Electric cars 'mean design innovation'

* Nissan and Infiniti design boss * electric cars will look more interesting * Will be affordable, too...

Author Avatar
What Car? Staff
29 July 2010

Electric cars 'mean design innovation'

Electric cars will give designers the freedom to come up with more innovative-looking vehicles, says Shiro Nakamura, the chief creative officer of Nissan and Infiniti.

Concept cars such as Nissan's Pivo, and the Twizy from Alliance partner Renault, give clues to the sort of things we could see in years to come, according to Mr Nakamura.

The Pivo is a bubble-like car capable of being driven forwards, backwards or sideways, while the Twizy is a four-wheeled covered scooter, or quadricycle.

'Realistic approach'
Twizy is scheduled for production in 2012, and will be largely unchanged from the concept car, but there is less chance of people ever being able to buy a Pivo as things stand.

'Technically it is feasible,' says Nakamura. 'The difficulty is cost. Would people be willing to pay $1million (650,000) for it? We want our electric vehicles to be as reasonable and affordable as possible, therefore we take a realistic approach.'

Eight EVs planned
The alliance plans to introduce eight electric vehicles within the next three or four years, the first of which the Nissan Leaf will be on sale later this year for just over 28,000 before Government grants.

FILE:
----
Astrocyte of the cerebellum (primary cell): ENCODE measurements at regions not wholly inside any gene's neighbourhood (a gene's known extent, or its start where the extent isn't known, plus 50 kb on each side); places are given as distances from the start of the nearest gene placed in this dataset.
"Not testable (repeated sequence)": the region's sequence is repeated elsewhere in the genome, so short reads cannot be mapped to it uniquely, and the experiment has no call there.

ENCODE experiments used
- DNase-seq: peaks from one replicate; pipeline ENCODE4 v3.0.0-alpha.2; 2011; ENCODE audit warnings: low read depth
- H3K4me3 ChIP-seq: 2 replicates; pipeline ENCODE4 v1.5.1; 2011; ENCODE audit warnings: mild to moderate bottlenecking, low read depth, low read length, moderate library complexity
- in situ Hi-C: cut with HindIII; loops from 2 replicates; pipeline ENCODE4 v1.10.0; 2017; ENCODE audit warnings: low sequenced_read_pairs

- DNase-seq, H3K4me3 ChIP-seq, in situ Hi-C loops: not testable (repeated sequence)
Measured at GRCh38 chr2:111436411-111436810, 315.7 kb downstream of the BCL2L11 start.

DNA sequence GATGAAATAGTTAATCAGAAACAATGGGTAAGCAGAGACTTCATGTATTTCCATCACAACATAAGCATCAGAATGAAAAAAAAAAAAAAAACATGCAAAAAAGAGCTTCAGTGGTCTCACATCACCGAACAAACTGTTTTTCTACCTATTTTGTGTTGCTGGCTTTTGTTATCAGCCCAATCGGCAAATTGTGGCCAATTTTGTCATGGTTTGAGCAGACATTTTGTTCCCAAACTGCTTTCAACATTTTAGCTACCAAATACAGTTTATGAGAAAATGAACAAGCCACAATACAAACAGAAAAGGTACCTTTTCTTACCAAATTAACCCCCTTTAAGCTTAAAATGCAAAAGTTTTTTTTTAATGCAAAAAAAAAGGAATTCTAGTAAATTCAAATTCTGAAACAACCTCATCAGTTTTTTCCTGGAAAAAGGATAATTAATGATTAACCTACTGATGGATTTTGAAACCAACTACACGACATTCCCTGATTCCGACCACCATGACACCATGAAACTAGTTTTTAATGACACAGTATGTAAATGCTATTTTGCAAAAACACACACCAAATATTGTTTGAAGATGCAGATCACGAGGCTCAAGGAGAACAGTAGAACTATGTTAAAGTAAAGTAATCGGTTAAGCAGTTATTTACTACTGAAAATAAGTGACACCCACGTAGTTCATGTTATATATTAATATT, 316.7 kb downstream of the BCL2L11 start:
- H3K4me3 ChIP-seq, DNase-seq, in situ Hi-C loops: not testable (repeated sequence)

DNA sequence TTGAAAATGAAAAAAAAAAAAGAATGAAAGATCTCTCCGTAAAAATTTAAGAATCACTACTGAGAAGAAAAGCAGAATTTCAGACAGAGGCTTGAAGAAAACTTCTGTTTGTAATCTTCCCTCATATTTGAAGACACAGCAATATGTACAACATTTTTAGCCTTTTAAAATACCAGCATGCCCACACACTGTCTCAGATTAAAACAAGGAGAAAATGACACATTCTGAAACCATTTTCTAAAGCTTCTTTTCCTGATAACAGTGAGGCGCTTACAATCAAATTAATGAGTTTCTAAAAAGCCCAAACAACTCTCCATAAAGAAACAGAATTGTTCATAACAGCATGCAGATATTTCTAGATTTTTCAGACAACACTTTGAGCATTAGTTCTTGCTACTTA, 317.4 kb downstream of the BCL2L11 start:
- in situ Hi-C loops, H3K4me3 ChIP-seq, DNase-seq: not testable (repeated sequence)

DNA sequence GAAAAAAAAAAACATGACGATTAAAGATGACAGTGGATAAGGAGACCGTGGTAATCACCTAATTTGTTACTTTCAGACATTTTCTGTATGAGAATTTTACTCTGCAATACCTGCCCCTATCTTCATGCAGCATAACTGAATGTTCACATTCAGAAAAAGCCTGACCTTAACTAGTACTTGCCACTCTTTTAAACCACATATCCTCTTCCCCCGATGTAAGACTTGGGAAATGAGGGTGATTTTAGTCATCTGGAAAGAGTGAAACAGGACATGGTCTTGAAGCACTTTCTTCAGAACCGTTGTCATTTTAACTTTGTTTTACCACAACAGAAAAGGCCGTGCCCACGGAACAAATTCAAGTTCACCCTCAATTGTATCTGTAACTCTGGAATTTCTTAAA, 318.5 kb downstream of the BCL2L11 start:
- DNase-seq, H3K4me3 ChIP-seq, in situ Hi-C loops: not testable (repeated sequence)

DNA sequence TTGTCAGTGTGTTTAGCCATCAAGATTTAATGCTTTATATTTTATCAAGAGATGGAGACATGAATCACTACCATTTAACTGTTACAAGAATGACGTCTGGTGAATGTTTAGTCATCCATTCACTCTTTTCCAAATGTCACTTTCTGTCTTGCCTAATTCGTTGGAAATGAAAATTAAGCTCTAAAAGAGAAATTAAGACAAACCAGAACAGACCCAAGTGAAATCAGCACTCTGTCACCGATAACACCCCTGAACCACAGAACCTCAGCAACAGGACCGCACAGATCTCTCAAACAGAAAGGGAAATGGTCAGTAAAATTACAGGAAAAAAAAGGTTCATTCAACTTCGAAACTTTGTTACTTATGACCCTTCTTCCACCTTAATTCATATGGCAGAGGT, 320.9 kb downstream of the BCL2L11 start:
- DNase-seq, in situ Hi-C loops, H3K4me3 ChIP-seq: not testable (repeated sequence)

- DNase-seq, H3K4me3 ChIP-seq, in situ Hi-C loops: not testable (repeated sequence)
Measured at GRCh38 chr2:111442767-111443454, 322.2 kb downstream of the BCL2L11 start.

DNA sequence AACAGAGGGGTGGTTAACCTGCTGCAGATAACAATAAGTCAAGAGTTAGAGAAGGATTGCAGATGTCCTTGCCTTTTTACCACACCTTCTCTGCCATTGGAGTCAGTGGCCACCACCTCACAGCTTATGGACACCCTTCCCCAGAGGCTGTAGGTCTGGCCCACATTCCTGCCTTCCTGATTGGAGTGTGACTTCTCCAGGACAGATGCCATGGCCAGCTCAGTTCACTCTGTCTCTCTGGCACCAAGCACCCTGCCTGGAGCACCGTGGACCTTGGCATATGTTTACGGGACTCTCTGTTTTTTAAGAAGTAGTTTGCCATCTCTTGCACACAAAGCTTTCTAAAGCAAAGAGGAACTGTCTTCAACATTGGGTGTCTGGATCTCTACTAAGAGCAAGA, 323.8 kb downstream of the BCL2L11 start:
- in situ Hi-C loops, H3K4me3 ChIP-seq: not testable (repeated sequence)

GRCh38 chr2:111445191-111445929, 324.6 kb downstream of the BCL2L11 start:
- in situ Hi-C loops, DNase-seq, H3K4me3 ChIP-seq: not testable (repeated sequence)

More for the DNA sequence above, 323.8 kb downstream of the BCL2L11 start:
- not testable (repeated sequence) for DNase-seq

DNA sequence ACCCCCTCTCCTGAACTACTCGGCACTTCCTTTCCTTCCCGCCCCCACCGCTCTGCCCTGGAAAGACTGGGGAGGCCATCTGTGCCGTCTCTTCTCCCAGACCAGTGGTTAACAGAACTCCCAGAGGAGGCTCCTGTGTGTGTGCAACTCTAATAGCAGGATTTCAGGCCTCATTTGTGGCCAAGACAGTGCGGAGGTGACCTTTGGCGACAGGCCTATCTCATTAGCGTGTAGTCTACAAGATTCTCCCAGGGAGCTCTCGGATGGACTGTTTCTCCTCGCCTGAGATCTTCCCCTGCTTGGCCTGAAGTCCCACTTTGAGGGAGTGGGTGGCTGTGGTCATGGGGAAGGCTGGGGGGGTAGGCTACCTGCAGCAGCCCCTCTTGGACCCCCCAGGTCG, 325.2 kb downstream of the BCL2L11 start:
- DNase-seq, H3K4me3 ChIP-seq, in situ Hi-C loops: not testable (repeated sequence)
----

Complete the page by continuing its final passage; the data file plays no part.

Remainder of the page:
In design terms it is not much different from petrol or diesel mid-sized hatchbacks already on sale, but Nakamura says that future electric cars are likely to be more avant-garde.

'Today we are utilising existing platforms, but we are gradually developing unique electric-vehicle platforms that will give us much more freedom with our second- or third-generation cars,' he says. 'We have much more interesting ideas coming.'

One of the four electric vehicles to come from the Nissan side of the Alliance will be an Infiniti, but Nakamura is warning people not to expect anything too radical. 'The first-generation Infiniti electric vehicle will not necessarily be too different (from the cars we are used to),' he says. 'But the emotional expression has to be Infiniti.'